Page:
The key to enjoy italian cooking lessons in London

Choosing the right provider for your Italian cooking classes in London and knowing what questions to ask is not straightforward nowadays.

Should you go with providers that do this with an industrial/cheap but soulless approach or turn to mom-and-pop offerings shops that will rarely meet your expectations in terms of variety of recipes?
Is it better to have single lessons with multiple, specialist providers or go on a weekend intensive course in the countryside?

I recently met an old friend of mine who has been working in Italian restaurants for a long time, and checked her preferences about Italian cooking classes in London. She told me that she would personally go for individual cooking lessons with private chefs. They are the most effective, she (and whoever tried them) believes. However, key rules to choose the best option among all Italian cooking lessons in London came out as follows:

* Italians do it better. Italian food should be taught by Italian people that have good food in their genes, not by British chefs that “discovered” Italian cuisine by accident or out of boredom. It sounds a little limiting, but is makes a big difference.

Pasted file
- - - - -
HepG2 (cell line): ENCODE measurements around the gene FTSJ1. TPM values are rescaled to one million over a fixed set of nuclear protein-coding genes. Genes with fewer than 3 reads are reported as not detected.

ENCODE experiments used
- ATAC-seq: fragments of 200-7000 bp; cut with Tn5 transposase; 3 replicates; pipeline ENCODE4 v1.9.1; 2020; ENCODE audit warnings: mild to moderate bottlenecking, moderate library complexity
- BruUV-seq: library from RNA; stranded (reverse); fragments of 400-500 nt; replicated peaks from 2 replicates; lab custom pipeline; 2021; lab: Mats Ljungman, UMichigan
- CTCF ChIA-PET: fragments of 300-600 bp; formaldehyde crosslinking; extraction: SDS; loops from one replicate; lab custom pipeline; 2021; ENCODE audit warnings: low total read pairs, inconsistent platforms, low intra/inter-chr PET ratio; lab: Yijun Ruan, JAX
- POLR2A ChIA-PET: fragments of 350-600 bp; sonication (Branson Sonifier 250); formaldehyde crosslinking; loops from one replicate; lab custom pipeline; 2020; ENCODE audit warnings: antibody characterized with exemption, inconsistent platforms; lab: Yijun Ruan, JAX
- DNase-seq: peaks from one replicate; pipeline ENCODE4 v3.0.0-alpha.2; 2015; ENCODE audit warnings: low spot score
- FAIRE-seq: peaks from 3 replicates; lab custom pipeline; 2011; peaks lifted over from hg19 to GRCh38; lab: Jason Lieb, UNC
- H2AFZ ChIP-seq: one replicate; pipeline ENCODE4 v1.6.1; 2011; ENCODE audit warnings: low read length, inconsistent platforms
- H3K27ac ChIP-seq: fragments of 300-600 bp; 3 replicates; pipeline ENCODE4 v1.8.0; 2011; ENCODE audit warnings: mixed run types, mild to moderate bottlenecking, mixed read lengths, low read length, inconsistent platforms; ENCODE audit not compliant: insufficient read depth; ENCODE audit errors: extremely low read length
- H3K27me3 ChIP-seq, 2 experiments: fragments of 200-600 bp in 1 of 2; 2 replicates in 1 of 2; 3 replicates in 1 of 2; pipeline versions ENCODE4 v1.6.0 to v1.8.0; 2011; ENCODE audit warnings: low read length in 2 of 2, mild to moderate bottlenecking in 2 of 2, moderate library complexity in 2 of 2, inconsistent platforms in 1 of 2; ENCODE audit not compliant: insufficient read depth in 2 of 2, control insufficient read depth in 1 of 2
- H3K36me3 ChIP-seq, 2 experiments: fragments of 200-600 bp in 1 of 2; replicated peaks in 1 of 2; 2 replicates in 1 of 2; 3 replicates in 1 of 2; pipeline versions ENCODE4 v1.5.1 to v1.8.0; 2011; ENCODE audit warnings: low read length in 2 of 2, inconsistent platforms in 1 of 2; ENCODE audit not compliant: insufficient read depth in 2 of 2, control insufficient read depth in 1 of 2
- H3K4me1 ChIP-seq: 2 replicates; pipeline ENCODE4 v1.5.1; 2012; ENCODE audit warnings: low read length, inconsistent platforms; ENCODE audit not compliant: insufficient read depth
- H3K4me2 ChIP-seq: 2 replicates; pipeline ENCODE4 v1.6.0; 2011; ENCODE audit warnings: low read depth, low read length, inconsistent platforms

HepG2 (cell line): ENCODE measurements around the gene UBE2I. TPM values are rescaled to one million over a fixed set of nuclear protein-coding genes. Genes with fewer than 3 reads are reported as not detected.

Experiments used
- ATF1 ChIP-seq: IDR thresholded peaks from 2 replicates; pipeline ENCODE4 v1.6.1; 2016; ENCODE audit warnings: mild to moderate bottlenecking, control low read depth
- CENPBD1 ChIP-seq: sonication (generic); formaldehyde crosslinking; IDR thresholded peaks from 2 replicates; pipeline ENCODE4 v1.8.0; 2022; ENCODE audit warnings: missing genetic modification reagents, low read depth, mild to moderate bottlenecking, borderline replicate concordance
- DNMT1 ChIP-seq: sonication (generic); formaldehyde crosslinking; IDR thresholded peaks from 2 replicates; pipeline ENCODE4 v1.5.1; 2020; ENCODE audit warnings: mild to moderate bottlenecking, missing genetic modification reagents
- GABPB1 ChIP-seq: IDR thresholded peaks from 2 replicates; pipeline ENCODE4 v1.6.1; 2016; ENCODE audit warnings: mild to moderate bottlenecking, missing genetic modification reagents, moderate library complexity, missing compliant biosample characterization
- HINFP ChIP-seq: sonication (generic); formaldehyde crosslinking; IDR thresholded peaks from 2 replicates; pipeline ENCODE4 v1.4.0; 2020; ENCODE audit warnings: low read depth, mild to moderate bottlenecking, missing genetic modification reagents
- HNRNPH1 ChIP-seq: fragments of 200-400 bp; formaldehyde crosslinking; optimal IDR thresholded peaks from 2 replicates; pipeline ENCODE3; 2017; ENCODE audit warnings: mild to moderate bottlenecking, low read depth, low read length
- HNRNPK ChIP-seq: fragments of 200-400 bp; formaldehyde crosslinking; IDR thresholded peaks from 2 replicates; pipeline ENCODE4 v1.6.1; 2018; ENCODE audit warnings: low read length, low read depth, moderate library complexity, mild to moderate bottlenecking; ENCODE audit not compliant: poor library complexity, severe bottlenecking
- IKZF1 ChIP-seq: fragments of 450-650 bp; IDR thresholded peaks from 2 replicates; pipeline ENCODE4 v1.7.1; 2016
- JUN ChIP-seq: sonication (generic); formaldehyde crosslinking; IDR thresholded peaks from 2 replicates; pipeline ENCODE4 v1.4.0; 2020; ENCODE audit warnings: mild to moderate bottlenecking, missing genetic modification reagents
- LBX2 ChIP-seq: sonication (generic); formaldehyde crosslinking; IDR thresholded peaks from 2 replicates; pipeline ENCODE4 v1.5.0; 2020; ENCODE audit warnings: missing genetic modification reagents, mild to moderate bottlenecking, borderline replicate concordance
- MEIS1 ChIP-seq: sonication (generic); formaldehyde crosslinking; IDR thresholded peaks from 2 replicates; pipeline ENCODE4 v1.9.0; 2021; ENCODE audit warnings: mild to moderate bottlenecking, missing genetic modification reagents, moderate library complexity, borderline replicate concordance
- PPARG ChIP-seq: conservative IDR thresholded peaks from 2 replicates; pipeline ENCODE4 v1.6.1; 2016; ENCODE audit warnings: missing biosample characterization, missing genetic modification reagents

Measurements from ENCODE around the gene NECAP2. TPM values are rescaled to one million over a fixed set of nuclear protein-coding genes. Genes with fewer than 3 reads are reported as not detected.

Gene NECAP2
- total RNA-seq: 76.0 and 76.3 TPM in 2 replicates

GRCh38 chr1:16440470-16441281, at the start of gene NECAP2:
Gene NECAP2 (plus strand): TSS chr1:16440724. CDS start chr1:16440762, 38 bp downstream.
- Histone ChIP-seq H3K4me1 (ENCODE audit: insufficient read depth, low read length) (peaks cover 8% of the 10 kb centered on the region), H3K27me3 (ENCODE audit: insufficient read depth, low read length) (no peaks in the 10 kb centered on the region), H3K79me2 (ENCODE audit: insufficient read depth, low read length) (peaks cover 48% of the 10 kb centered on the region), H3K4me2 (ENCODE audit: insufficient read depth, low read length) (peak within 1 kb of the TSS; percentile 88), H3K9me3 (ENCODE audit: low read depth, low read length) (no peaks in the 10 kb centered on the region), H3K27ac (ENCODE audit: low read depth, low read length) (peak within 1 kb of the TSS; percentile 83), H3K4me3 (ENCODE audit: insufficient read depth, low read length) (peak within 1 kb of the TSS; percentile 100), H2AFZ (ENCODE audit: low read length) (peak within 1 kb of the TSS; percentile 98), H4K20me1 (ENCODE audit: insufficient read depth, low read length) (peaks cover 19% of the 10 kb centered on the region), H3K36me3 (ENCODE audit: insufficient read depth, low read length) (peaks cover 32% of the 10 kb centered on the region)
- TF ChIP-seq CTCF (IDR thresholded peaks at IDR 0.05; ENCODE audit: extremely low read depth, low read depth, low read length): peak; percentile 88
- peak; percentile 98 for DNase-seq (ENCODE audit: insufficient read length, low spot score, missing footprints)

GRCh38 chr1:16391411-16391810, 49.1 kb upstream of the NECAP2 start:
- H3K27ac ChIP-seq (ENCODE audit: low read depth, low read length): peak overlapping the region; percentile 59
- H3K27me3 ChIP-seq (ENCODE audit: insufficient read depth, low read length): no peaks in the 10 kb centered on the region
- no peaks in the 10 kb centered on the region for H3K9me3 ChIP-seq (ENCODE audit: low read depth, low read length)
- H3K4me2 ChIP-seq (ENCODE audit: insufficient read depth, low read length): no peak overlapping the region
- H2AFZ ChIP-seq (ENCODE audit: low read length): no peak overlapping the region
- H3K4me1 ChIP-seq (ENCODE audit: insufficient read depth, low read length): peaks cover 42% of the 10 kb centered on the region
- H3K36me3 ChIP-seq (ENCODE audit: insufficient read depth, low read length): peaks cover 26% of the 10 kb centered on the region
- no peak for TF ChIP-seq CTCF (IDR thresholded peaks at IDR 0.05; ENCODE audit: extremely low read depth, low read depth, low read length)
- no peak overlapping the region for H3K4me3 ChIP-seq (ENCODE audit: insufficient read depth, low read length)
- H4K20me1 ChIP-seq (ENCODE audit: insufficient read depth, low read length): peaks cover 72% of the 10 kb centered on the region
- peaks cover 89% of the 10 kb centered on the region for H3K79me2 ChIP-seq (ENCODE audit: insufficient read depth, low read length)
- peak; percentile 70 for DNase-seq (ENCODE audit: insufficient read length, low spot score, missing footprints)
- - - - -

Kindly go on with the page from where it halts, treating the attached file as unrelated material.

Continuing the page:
* customise the menu to your needs. No point in learning how to cook spaghetti in six different sauces if you would rather try lasagne or gnocchi. Check what are options at your disposal, but also find out if they offer customised combinations of appetiser, main course and a dessert. Combinations of best suited Italian wine is obviously a plus.

* understand what is included and what is not, like ingredients, tools and the rest. In some cases, there might be hidden costs that you do not want to find out as surprise at the end of the lesson.

* favour simplicity and timing, The booking process for your Italian cooking classes in London should be really simple, and lessons should not be too short (at least 2 hours) but not too long (all-afternoon plus dinner could be really tiring)

* beware of too cheap and too expensive lessons. The first ones are probably held with too many people (and therefore ineffective), the latter ones are probably held by so-called celebrity chefs that are celebrity only for their bills (real celebrity chefs need to take care of their restaurants and have no time for individual cooking lesson)

* if you have a decent kitchen and ready to host a chef, follow the suggestion of my friend chef. Go for the comfort of your own kitchen. Italian cooking classes in London should mean just that, and how to beat your own place in terms of convenience and familiarity? Costs will not be an issue, and results are guaranteed. And, last but not least, you will not have to have lunch or dinner with complete strangers, but you will be able to enjoy the result of your lesson with family and friend. What the best way to check the quality of what you learned.